Thursday, June 25, 2009

Crying for One's Self in Argentina

Regarding the sordid episode in the life of South Carolina Governor Mark Sanford, a few observations:

1) Once again, numerous people seem to find no discomfort in expressing exuberance over the personal tragedy of one who happens to be a political opponent. This malady afflicts persons across the political spectrum. One might wish that those who engage in this sort of thing would take a good hard look in the mirror and realize the kind of persons they have become.

2) Some have suggested that Mr. Sanford should be required to resign as a result of his admission of having had an affair, but, of course, this is just a combination of partisan silliness on the left and chest thumping regarding family values on the right. Requiring all office holders who had engaged in such dalliances to resign would necessitate an intolerable public expense for all of the special elections that would have to be called as a result. Besides, while the Governor has committed a transgression that most would find to be repugnant, in so doing he did not do something that made him unfit for office -- not in the narrow sense anyway. More on that momentarily.

3) Those who disagree on item two might counter that Mr. Sanford is unfit as the result of hypocrisy, as he said harsh things about former President Bill Clinton's comparable failures. However, hypocrisy also must not disqualify one from holding office. If it did, all current office holders would have to resign, and there would be no replacements among the living. Besides, everyone surely knows that, whatever the merits of the case against President Clinton, it was never suggested that the President should be impeached for having received services from Monica Lewinsky. Rather, he faced the question of whether he should be impeached for having lied under oath regarding the receipt of such services.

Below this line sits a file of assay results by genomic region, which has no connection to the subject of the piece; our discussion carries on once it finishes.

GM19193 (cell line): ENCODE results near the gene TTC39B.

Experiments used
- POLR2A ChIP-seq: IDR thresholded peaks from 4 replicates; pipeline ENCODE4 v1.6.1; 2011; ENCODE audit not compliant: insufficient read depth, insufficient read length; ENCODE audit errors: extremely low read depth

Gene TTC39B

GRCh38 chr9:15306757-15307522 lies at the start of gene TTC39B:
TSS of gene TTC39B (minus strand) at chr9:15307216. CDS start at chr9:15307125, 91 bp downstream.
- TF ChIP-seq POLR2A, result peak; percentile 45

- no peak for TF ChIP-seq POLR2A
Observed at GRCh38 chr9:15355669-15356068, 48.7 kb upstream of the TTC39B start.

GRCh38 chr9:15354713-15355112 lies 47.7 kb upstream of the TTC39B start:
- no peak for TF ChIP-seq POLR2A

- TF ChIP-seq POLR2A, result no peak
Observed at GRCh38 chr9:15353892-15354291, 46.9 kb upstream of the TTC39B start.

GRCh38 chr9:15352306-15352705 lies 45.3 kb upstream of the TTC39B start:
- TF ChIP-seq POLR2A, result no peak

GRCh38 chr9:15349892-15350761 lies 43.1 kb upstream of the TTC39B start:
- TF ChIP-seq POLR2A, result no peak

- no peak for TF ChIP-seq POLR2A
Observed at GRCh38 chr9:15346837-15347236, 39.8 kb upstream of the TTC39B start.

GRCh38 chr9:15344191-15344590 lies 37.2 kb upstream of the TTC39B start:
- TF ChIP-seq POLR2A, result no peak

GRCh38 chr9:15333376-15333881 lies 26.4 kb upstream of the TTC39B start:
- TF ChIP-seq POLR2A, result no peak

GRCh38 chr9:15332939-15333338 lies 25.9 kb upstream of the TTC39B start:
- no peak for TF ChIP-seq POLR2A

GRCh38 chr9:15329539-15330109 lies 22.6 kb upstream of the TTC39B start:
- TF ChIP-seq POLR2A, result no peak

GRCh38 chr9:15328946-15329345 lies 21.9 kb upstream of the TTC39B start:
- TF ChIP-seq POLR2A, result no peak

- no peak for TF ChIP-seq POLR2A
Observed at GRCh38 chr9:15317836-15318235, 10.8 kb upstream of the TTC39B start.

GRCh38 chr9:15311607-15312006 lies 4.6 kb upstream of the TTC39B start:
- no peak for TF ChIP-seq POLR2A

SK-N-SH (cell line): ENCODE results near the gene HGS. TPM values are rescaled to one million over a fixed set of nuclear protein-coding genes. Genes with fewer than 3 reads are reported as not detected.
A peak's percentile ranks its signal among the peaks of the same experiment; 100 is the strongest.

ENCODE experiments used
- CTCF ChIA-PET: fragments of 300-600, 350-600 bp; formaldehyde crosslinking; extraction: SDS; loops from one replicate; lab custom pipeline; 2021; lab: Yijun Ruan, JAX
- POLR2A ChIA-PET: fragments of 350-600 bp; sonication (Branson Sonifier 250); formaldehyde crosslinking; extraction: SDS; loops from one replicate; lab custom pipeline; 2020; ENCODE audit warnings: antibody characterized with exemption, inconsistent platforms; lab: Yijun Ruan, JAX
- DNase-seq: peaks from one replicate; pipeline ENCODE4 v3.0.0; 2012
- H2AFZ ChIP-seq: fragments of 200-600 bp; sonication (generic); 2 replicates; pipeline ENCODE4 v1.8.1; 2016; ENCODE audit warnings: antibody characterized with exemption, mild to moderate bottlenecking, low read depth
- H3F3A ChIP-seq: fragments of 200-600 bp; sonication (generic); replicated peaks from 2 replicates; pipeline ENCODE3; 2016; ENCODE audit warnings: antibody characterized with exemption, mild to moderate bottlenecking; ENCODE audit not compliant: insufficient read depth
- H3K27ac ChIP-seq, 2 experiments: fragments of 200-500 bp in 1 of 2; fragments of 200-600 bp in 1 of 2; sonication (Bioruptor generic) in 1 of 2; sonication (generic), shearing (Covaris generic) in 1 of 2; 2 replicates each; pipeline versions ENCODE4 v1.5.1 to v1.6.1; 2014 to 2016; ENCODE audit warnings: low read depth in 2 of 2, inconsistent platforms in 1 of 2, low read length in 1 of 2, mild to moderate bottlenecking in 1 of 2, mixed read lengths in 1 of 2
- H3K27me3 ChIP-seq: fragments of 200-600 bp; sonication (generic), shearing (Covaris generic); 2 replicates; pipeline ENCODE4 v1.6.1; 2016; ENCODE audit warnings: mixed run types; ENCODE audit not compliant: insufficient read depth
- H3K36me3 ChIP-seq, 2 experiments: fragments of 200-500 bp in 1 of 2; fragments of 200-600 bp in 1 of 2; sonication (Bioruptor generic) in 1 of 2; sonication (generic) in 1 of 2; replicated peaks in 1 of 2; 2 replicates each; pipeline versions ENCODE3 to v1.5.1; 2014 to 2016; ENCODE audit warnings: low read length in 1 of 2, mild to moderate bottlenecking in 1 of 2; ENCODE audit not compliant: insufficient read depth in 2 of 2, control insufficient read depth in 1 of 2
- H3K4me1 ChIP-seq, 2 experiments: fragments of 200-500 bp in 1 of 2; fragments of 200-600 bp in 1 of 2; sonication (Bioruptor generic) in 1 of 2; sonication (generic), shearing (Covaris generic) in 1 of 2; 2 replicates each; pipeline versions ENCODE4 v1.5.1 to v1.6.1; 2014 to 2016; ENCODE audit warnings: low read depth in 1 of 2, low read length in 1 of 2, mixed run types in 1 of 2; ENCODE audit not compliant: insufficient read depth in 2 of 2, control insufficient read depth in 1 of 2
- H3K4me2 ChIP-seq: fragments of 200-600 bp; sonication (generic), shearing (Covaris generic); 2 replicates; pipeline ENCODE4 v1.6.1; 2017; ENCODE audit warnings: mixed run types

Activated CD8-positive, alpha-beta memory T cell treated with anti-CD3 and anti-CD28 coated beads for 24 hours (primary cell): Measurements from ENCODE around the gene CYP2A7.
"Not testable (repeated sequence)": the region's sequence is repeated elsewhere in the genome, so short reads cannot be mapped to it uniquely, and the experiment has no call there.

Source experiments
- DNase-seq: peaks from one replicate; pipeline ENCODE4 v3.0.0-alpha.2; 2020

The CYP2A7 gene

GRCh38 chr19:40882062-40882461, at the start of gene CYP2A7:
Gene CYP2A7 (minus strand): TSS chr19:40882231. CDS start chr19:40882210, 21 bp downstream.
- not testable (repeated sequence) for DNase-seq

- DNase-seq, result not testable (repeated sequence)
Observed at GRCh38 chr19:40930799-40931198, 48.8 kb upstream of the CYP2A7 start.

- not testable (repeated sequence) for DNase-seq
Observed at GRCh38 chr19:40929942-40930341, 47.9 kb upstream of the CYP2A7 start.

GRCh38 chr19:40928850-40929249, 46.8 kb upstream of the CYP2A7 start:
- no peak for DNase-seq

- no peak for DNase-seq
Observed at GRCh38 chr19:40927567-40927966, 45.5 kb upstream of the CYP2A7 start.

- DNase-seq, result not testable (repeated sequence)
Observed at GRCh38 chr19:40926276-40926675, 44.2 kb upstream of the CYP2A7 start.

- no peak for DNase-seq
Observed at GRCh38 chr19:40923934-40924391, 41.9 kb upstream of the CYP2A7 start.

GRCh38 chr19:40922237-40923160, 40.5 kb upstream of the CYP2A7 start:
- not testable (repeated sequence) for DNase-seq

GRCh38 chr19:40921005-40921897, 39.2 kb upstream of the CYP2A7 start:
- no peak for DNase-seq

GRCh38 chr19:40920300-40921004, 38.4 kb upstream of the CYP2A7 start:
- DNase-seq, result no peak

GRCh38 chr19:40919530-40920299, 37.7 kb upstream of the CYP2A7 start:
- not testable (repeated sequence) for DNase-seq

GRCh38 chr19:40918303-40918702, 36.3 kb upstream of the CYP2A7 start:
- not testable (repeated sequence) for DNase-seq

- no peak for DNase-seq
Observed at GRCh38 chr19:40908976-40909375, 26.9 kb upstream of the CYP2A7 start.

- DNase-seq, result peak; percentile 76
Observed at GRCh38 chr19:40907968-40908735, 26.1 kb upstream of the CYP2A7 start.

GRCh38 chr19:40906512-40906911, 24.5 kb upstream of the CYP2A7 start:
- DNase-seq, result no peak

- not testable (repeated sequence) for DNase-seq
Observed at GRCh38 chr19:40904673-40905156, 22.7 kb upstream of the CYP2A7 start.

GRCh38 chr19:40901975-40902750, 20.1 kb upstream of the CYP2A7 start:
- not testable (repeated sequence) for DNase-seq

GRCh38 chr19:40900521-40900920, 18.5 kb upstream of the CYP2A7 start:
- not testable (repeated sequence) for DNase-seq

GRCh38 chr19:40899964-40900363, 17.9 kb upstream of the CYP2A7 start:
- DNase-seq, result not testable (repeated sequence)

4) For reasons that are not entirely clear, Governor Sanford effectively disappeared for a week in order to wrap up matters related to his dalliance. His failure to temporarily provide for the transition of power during his absence from the country left his state without constitutionally authorized leadership. That is a serious dereliction of duty that must not be overlooked.

The fact of Mr. Sanford's affair gives his family much to think about and decisions to make. The fact of his irresponsibility in the exercise of his office is a matter for the people of his state. It is for that latter reason, not the former, that the governor should resign.


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